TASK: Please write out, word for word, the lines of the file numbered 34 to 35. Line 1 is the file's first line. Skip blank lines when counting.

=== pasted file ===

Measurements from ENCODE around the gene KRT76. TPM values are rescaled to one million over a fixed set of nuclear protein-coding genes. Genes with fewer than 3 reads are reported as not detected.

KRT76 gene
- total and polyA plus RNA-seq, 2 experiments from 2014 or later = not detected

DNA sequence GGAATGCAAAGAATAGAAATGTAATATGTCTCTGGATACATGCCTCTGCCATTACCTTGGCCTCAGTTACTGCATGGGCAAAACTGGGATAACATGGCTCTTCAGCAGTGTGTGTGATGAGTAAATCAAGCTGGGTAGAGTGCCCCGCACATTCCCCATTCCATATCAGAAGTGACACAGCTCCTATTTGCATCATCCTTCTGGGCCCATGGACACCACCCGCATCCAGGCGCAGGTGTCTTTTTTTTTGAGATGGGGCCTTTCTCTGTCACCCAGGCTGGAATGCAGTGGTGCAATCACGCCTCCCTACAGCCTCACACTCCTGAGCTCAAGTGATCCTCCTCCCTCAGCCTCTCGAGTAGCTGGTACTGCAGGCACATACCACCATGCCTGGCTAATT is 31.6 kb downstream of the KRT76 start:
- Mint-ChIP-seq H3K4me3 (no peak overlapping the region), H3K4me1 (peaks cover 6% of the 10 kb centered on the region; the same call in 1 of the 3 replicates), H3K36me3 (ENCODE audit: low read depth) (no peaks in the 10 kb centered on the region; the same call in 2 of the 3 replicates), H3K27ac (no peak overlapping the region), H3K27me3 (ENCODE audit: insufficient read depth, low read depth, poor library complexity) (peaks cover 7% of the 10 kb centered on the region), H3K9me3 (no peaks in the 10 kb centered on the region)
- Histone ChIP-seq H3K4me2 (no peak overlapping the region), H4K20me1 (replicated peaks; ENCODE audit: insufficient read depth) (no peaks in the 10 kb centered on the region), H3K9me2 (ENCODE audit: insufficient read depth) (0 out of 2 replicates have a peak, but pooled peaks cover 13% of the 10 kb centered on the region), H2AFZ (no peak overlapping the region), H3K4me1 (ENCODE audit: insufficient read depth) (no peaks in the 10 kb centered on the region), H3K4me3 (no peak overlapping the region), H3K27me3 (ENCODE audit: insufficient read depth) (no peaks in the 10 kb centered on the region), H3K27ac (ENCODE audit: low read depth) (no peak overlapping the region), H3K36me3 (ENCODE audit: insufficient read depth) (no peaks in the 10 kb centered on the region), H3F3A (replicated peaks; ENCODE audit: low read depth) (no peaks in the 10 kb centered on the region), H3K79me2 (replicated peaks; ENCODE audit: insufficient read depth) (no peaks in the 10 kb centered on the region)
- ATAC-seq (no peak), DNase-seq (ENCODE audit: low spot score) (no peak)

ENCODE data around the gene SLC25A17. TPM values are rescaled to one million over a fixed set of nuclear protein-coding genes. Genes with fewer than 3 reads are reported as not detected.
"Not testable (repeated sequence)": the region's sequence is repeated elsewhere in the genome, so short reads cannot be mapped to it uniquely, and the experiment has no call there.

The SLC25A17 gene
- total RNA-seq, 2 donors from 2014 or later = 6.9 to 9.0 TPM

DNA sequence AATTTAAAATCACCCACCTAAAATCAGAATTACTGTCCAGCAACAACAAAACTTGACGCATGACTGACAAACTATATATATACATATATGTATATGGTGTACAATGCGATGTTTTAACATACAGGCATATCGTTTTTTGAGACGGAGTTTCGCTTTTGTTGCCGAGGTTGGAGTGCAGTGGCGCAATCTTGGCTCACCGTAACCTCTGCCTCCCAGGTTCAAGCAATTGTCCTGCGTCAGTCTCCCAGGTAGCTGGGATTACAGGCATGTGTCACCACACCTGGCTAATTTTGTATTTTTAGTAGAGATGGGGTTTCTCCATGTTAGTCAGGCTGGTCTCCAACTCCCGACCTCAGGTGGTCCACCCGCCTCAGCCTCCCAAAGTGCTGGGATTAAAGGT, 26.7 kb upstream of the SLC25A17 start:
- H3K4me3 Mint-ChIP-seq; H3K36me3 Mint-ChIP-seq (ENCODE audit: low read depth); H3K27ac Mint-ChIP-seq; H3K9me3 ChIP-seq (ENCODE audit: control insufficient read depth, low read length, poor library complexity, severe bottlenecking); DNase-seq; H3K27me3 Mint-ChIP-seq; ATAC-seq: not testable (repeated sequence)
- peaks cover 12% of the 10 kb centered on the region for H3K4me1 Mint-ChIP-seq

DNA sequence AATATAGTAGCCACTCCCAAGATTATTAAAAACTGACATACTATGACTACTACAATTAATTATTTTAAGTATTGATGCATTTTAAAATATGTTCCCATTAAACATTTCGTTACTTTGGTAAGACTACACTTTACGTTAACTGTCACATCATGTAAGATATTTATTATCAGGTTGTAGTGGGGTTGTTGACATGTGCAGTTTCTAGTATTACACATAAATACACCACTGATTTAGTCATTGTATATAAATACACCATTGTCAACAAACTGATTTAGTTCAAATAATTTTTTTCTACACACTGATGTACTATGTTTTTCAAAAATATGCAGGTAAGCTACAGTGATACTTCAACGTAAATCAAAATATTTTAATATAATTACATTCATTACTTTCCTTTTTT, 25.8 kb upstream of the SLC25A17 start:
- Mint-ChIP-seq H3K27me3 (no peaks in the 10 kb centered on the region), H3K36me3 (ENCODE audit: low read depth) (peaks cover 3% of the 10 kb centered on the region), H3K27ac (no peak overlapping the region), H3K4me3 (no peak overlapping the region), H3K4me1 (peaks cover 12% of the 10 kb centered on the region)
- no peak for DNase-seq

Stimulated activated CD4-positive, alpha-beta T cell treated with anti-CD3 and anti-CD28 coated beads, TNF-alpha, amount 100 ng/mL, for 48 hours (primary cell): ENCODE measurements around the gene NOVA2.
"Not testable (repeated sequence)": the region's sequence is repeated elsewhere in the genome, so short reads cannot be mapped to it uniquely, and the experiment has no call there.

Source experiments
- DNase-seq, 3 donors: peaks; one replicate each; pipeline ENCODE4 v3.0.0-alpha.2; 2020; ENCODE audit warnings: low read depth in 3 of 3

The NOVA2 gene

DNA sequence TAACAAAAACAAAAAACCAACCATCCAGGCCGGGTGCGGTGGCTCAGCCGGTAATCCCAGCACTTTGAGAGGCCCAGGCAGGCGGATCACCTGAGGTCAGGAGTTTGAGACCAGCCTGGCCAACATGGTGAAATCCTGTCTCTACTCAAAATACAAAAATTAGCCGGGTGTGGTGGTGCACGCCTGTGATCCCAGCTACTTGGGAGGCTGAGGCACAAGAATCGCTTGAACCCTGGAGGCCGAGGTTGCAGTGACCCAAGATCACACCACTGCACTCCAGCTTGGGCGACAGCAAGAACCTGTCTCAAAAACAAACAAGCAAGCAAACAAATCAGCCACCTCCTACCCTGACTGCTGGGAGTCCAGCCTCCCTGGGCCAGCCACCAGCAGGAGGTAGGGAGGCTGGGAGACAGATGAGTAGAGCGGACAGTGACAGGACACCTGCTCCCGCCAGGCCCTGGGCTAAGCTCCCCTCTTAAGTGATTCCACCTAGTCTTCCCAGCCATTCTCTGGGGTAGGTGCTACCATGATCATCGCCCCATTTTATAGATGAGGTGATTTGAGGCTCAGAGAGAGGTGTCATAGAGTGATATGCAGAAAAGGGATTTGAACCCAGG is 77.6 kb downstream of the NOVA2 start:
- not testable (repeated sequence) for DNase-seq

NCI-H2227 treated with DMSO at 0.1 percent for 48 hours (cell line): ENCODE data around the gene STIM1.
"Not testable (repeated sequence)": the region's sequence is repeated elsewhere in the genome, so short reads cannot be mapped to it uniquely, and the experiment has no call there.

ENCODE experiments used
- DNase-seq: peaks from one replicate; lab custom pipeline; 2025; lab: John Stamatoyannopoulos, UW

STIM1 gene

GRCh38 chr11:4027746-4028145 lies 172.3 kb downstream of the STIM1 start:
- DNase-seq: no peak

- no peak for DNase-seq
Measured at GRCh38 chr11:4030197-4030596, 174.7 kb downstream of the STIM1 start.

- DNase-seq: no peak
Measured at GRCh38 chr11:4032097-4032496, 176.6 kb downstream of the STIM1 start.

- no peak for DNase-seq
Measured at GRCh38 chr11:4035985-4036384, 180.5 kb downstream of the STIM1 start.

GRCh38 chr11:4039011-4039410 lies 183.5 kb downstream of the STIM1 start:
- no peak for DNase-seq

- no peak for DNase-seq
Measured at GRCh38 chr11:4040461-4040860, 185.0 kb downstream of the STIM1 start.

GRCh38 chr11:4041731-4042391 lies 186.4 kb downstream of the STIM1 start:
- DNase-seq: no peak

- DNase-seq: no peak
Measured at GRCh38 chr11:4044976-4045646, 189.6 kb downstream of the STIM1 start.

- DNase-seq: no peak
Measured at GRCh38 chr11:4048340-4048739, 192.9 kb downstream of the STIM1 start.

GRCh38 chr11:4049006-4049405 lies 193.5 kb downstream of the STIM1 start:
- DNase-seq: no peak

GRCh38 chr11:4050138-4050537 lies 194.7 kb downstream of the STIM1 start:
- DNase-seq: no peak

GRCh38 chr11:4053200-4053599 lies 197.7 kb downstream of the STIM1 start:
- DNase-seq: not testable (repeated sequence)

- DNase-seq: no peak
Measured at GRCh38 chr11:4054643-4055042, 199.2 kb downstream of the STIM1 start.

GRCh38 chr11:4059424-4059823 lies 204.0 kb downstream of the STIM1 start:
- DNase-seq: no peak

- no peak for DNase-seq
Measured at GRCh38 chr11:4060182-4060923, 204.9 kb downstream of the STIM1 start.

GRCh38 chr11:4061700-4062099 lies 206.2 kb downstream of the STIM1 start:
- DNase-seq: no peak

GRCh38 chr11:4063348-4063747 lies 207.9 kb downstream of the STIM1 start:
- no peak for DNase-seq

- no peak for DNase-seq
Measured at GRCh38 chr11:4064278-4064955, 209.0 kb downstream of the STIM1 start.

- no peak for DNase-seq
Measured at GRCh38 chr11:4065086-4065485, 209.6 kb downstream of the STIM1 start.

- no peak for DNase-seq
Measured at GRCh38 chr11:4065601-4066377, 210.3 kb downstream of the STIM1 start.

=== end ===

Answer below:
- DNase-seq: no peak
Measured at GRCh38 chr11:4032097-4032496, 176.6 kb downstream of the STIM1 start.